Please wait while we process your payment
If you don't see it, please check your spam folder. Sometimes it can end up there.
Don’t have an account?
Create Your Account
Sign up for your FREE 7-day trial
Already have an account? Log in
Choose Your Plan
$4.99/month + tax
$24.99/year + tax
Save over 50% with a SparkNotes PLUS Annual Plan!
for a group?
Get Annual Plans at a discount when you buy 2 or more!
$18.74 /subscription + tax
Subtotal $37.48 + tax
on 2-49 accounts
on 50-99 accounts
Want 100 or more?
for a customized plan.
You'll be billed after your free trial ends.
7-Day Free Trial
Renews October 11, 2023
October 4, 2023
Discounts (applied to next billing)
This is not a valid promo code.
(one code per order)
Annual Plan - Group Discount
SparkNotes Plus subscription is $4.99/month or $24.99/year as selected above. The free trial period is the first 7 days of your subscription. TO CANCEL YOUR SUBSCRIPTION AND AVOID BEING CHARGED, YOU MUST CANCEL BEFORE THE END OF THE FREE TRIAL PERIOD. You may cancel your subscription on your Subscription and Billing page or contact Customer Support at email@example.com. Your subscription will continue automatically once the free trial period is over. Free trial is available to new customers only.
For the next 7 days, you'll have access to awesome PLUS stuff like AP English test prep, No Fear Shakespeare translations and audio, a note-taking tool, personalized dashboard, & much more!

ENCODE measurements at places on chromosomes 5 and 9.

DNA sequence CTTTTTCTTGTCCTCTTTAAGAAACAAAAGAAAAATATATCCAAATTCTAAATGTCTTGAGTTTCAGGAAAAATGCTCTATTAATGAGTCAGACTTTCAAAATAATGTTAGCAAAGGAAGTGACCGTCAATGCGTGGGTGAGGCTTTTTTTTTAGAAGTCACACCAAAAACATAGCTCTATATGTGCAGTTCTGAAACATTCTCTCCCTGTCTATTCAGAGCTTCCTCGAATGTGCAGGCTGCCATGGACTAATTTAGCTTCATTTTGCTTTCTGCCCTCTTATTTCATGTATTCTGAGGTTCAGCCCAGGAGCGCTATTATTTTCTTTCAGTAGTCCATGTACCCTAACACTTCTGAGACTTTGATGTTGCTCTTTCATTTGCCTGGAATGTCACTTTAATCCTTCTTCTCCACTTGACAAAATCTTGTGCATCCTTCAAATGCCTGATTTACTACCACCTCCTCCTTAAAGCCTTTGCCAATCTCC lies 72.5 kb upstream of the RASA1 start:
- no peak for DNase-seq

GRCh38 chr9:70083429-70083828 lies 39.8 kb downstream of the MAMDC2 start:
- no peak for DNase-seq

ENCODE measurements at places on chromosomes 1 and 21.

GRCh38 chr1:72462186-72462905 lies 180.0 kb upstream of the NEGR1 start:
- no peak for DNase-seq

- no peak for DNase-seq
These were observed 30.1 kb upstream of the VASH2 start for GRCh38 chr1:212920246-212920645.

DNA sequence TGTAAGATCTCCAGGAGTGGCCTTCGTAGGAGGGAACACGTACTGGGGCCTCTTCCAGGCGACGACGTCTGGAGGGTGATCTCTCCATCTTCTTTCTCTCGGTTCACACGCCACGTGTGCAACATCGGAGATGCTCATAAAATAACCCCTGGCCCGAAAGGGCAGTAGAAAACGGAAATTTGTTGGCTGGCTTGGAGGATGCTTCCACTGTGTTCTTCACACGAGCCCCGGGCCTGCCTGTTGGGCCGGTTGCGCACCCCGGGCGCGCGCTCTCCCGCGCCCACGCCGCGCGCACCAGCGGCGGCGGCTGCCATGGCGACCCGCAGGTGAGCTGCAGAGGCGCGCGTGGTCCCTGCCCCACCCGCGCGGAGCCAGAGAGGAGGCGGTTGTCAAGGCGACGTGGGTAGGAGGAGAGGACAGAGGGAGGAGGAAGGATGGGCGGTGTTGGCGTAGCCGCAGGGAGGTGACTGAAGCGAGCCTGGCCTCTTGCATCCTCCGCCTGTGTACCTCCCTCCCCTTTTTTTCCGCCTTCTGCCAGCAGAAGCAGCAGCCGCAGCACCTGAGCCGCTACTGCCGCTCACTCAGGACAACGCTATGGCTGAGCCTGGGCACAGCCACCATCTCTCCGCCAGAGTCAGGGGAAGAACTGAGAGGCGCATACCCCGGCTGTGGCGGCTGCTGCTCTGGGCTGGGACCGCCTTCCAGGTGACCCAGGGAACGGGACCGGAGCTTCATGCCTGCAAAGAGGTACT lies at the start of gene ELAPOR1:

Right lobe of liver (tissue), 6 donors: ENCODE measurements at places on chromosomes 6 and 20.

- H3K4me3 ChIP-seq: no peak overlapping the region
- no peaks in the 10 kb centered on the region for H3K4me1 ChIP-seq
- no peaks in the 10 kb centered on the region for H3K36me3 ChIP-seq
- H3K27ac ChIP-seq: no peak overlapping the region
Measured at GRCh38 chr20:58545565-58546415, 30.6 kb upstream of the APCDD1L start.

You’ve successfully purchased a group discount. Your group members can use the joining link below to redeem their group membership. You'll also receive an email with the link.
Members will be prompted to log in or create an account to redeem their group membership.
Thanks for creating a SparkNotes account! Continue to start your free trial.
Your PLUS subscription has expired
Symbols are objects, characters, figures, or colors used to represent abstract ideas or concepts.
In his preface, Bolt announces that his play is rife with water and seafaring imagery, which symbolizes the uncertain moral territory of the great beyond, the unknowable realm of God and the devil. Characters who establish their actions on such an uncertain base include King Henry, whose shaky moral ground is symbolized by the way he sails down the Thames in order to visit More, and Roper, who holds what More calls “seagoing” principles.
Unlike Henry and Roper, More recognizes God’s will as impossible, and More therefore prefers to root his actions in his own conscience and in the law. When speaking with Roper, More compares the realm of human law to a forest filled with protective trees firmly rooted in the earth. To emphasize his belief in law as a guide to action, More tells Roper that removing all the laws in pursuit of the devil would be like cutting down all the trees in the land, letting the devil run amok like a fierce wind. In other words, More views society as a bulwark against the moral mysteries of the cosmos.
In the first scene in Act One, More offers Rich a cup that More received as a bribe. Acknowledging that the cup is tainted, More tells Rich that he wishes to be rid of it. More tries to set an example by throwing away the cup, but Rich quickly shows that he does not share More’s intentions. Rich takes the cup from More and pawns it for money and a new set of fashionable clothes. The cup symbolizes corruption, and it also symbolizes More’s attempt to test Rich and teach him by example. More’s attempt to test Rich with the cup actually sets in motion the events that lead to More’s conviction at the end of the play—a conviction that Rich helps secure by lying under oath in court.
Ace your assignments with our guide to A Man for All Seasons!